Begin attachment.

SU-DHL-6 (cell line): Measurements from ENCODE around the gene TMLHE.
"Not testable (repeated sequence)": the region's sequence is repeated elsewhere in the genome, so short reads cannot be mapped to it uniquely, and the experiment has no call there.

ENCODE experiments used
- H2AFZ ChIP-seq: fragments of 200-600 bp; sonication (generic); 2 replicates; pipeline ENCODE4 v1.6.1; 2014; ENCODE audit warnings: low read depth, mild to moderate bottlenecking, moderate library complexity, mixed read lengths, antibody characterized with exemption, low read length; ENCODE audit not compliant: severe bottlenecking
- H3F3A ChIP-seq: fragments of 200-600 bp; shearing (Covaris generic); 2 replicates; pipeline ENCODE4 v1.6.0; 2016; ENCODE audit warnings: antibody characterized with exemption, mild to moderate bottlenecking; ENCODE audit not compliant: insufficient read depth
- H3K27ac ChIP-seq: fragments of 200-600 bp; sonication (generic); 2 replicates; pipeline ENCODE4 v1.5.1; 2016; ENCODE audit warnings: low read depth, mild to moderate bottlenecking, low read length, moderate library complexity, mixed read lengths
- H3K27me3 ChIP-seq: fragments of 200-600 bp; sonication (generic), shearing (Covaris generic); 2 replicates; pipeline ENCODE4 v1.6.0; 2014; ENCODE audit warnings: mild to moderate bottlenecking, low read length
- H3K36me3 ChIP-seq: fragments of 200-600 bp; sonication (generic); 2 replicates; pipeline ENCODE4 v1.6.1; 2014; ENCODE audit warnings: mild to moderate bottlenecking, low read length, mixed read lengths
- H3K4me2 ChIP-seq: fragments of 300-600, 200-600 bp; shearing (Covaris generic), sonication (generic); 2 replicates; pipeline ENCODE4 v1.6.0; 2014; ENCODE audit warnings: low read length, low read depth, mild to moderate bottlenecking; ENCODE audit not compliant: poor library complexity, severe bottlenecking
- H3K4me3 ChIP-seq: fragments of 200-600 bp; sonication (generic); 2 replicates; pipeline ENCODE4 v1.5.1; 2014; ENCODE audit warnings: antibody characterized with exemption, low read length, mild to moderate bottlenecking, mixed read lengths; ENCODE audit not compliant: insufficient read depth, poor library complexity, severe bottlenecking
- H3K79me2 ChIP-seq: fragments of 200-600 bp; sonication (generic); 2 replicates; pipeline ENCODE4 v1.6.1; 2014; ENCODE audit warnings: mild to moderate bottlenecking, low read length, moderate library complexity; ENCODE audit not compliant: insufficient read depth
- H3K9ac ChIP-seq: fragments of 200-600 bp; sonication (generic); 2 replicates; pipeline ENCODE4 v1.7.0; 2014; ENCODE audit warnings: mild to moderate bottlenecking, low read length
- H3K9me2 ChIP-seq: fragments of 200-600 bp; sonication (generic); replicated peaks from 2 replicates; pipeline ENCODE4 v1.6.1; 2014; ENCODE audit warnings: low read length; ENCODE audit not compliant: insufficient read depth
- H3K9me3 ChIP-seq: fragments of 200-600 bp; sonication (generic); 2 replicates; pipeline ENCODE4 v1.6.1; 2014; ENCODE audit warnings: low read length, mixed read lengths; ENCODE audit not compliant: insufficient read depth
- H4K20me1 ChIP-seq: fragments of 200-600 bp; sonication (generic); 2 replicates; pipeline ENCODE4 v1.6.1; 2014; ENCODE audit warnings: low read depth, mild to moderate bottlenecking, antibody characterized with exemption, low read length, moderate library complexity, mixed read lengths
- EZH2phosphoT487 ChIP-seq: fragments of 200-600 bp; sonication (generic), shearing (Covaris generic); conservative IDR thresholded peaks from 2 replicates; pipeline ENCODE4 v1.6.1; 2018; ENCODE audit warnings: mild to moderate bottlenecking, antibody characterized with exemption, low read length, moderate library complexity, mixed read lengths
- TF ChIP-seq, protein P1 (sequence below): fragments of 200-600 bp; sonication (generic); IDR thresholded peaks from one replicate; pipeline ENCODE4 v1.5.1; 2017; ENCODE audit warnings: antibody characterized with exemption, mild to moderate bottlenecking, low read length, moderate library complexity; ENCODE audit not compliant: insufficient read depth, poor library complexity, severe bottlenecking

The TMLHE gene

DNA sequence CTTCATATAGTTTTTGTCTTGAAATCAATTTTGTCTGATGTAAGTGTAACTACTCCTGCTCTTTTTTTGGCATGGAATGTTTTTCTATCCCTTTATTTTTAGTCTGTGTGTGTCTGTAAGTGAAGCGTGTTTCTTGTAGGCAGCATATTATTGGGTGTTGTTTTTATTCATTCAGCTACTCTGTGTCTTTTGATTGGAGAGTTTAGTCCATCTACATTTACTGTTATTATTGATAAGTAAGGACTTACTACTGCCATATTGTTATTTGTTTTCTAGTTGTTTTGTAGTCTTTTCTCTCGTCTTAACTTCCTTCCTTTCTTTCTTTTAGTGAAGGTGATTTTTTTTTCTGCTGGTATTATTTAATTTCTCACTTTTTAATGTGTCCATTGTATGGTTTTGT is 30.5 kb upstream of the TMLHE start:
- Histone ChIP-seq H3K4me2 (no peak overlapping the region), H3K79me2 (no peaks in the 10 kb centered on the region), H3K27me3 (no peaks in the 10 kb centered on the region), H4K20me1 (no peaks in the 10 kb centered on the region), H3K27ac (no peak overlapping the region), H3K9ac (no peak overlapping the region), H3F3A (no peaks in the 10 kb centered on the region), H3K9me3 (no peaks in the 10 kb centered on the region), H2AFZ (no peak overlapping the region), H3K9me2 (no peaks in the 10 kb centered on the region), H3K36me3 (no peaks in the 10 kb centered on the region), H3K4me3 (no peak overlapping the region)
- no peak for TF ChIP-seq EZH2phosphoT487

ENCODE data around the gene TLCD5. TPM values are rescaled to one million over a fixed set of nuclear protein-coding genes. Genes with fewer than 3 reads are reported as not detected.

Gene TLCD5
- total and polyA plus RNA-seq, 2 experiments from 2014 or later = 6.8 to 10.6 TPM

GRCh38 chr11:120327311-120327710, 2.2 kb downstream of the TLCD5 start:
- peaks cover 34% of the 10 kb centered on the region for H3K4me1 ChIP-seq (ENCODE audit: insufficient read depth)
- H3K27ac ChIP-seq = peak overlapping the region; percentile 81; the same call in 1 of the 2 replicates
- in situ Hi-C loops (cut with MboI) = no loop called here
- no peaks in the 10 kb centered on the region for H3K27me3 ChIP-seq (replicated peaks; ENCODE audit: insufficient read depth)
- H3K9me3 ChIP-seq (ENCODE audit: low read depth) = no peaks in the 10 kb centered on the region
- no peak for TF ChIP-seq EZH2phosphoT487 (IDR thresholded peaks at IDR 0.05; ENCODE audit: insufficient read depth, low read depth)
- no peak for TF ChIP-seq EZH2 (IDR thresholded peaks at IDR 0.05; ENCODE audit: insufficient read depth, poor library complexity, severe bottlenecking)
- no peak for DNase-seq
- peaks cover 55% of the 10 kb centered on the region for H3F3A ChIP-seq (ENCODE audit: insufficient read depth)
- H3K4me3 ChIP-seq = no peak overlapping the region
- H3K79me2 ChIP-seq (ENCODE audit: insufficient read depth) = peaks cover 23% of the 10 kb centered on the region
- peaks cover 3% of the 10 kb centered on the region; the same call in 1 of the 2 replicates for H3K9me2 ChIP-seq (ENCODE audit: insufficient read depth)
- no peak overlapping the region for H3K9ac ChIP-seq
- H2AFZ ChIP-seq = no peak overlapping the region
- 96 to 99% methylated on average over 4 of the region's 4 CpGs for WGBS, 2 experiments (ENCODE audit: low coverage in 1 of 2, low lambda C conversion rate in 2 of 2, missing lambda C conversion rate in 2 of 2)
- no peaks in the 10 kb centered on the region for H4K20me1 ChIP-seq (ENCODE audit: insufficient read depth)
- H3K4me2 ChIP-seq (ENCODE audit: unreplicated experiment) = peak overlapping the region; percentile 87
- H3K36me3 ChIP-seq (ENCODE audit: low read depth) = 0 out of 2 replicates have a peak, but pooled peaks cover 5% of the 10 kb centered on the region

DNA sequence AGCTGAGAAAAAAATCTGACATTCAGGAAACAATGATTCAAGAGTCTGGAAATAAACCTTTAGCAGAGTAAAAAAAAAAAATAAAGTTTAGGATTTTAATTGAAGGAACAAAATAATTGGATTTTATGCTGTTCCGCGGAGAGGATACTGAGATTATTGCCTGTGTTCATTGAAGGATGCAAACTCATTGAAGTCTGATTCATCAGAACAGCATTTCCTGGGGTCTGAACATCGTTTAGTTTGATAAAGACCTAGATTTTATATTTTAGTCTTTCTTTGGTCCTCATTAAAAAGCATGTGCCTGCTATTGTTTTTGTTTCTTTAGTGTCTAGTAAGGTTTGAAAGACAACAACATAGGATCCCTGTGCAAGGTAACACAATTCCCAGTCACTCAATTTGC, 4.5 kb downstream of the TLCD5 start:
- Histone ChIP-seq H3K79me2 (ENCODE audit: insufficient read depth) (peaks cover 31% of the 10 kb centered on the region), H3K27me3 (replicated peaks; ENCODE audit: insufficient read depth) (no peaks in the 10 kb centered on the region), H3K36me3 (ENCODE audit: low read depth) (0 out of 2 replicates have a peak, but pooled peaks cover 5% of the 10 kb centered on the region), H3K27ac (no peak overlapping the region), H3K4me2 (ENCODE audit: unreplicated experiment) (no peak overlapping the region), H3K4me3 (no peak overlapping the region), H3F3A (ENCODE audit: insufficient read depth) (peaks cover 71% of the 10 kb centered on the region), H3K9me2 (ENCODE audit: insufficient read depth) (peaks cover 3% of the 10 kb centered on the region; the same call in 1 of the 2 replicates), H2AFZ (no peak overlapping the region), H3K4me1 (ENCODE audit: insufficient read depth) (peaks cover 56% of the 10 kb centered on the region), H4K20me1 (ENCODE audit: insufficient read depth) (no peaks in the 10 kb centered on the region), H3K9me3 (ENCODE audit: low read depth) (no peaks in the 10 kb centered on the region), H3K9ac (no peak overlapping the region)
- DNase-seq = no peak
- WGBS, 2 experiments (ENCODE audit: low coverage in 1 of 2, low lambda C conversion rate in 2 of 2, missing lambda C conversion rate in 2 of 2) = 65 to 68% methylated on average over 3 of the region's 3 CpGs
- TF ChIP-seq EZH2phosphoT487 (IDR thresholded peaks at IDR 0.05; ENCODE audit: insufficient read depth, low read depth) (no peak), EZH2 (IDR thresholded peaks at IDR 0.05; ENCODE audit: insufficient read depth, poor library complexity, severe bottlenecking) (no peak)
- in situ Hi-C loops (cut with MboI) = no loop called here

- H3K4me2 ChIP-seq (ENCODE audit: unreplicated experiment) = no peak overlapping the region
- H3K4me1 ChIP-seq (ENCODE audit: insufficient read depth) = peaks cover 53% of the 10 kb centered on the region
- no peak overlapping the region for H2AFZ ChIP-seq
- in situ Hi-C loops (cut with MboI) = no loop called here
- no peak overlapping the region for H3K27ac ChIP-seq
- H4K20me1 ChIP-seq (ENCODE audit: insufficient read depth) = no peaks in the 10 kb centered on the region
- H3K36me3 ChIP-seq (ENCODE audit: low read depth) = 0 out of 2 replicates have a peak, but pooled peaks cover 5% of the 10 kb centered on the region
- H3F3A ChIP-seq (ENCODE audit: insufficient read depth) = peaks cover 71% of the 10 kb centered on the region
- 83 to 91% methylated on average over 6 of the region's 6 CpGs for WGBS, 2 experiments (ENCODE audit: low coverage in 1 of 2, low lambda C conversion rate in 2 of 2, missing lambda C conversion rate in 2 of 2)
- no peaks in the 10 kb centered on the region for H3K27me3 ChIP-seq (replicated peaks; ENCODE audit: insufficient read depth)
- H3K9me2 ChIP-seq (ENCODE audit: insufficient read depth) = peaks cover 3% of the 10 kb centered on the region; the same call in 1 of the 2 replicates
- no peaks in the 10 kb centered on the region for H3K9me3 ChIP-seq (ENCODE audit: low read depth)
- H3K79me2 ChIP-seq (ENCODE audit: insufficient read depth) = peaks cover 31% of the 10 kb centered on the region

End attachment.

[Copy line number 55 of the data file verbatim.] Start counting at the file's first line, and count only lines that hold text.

- H4K20me1 ChIP-seq (ENCODE audit: insufficient read depth) = no peaks in the 10 kb centered on the region